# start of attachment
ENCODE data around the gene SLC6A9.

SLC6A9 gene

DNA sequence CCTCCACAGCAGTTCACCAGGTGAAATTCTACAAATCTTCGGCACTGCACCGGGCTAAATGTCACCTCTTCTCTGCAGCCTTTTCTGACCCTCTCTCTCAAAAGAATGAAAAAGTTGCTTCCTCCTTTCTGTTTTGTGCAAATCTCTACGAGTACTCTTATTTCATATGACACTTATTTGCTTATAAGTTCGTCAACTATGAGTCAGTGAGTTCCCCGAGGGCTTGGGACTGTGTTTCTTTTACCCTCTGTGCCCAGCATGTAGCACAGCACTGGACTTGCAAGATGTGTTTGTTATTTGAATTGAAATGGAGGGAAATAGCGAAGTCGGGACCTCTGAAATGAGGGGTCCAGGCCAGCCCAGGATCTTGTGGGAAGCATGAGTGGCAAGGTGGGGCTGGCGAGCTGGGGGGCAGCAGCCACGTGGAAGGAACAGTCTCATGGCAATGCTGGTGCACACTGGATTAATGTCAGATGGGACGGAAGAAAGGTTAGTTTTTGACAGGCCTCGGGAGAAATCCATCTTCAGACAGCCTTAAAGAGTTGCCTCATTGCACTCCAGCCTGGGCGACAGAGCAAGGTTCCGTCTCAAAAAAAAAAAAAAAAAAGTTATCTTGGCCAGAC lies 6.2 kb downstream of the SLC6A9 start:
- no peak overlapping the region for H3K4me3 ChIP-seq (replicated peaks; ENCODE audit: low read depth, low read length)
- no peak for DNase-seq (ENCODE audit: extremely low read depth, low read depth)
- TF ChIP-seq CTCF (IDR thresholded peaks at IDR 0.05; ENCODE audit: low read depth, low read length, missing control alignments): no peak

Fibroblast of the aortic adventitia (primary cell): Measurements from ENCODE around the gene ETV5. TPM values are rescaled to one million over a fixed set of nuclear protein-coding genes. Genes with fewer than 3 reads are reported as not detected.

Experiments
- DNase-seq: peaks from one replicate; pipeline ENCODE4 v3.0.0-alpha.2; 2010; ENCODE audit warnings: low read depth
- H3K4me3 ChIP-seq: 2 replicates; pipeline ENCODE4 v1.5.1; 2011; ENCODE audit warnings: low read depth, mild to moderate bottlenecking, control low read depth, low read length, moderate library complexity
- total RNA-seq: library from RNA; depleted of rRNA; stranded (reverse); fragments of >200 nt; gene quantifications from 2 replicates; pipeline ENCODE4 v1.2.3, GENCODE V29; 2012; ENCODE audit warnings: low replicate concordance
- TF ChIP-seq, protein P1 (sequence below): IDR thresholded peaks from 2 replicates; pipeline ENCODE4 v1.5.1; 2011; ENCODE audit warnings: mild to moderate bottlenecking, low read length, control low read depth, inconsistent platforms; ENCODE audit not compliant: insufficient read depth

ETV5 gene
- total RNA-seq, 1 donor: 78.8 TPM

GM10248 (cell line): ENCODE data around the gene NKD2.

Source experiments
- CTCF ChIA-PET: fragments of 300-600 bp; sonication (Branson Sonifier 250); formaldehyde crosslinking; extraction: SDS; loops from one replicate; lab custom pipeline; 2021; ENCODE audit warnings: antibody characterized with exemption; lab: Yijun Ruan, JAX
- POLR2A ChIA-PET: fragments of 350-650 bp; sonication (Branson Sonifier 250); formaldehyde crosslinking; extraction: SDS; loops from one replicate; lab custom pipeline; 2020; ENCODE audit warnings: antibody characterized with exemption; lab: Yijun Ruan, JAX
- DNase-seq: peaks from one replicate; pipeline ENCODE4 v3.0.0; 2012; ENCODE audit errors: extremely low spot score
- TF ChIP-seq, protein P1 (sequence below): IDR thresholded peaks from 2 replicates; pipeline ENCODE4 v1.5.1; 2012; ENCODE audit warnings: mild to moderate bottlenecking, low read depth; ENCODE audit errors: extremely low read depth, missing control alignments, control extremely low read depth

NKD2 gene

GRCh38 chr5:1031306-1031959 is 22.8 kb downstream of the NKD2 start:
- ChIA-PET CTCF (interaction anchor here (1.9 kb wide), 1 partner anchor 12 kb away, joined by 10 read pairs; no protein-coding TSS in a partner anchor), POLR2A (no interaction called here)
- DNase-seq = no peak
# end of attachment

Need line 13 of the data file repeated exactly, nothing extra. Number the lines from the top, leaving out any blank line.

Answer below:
ETV5 gene